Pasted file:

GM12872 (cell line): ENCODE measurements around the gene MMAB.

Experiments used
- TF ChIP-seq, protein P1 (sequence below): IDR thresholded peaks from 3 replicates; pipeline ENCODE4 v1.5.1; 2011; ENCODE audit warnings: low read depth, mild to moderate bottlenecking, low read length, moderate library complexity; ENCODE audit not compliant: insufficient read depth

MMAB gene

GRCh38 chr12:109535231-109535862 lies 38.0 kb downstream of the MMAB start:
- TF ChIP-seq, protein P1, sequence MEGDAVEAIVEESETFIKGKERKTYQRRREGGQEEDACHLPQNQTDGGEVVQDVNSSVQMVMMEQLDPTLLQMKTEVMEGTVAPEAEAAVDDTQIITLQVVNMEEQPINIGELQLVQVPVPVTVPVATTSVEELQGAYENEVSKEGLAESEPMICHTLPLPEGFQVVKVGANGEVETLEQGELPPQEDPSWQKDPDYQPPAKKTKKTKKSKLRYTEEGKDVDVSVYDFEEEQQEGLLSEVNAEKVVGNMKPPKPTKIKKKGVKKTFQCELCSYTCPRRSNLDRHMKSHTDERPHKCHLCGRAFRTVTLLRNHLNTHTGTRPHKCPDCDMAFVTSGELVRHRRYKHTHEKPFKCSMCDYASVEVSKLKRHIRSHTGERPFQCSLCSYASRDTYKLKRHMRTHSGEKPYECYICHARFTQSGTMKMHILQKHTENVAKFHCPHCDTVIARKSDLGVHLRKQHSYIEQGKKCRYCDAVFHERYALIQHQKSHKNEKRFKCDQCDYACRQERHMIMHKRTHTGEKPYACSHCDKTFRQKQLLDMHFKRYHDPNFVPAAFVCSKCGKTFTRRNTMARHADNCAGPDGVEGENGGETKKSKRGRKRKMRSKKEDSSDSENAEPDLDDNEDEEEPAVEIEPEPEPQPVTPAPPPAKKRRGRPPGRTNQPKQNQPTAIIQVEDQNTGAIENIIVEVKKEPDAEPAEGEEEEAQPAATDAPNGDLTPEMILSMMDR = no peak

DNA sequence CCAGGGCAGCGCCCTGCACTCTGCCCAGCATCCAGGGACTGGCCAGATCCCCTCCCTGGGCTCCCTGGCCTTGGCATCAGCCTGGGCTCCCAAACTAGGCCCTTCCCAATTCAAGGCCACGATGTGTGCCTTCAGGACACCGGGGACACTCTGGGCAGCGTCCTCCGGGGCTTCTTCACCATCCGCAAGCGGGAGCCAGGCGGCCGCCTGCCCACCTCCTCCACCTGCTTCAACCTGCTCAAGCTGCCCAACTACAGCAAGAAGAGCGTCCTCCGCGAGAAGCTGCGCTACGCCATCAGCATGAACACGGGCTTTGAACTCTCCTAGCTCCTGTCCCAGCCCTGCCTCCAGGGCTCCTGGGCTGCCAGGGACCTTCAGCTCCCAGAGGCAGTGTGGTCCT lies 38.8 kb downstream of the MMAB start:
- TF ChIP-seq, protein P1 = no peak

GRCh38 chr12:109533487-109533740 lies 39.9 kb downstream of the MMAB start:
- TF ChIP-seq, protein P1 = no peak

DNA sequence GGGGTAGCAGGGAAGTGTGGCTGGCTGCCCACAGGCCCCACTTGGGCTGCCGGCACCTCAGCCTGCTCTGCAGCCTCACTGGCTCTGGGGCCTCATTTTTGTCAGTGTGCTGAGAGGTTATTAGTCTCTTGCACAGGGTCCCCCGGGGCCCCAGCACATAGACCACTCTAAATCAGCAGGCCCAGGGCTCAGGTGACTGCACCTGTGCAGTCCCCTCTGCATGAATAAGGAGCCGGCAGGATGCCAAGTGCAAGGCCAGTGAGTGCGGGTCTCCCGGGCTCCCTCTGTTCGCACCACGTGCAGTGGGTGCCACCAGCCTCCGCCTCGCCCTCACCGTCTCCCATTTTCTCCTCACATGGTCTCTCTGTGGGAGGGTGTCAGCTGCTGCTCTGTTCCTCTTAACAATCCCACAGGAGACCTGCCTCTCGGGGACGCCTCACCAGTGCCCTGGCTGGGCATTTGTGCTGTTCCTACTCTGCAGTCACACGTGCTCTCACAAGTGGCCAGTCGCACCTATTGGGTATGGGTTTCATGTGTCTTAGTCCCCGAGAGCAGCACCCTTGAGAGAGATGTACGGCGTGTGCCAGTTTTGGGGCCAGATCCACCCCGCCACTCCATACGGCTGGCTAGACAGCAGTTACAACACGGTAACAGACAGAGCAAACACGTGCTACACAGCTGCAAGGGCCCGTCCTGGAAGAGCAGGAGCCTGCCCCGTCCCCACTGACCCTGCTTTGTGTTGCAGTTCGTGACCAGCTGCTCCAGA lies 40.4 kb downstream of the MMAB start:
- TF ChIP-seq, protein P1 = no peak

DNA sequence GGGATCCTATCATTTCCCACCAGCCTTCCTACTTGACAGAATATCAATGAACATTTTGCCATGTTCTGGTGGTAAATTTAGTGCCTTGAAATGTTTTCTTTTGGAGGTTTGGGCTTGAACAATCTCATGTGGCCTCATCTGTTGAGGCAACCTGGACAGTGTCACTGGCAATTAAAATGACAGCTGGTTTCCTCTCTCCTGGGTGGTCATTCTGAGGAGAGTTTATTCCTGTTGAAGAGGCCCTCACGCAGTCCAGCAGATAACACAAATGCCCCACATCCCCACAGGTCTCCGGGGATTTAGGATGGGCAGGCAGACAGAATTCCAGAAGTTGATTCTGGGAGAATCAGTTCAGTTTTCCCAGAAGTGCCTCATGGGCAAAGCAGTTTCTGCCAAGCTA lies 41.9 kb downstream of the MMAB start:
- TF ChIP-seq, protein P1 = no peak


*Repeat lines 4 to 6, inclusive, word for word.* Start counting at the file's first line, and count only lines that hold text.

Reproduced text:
MMAB gene

GRCh38 chr12:109535231-109535862 lies 38.0 kb downstream of the MMAB start:
- TF ChIP-seq, protein P1, sequence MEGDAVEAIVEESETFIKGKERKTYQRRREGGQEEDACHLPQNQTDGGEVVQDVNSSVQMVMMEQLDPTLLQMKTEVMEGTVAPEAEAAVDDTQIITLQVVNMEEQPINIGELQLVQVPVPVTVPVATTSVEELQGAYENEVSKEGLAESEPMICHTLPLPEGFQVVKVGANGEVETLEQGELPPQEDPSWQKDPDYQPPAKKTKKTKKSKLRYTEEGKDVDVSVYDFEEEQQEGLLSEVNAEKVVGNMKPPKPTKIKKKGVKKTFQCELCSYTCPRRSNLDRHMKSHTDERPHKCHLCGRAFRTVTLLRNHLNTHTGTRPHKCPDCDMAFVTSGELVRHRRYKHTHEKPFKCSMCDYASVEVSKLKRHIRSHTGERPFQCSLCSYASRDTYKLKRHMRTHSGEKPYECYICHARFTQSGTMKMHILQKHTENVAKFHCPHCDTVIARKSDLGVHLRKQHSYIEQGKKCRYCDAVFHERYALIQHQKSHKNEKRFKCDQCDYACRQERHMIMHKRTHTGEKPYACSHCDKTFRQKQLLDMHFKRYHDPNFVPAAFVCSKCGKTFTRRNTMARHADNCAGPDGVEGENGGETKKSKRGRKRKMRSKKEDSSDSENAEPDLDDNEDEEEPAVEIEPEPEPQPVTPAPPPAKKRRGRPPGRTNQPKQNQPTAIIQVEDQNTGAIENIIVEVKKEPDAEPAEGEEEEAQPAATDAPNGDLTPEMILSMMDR = no peak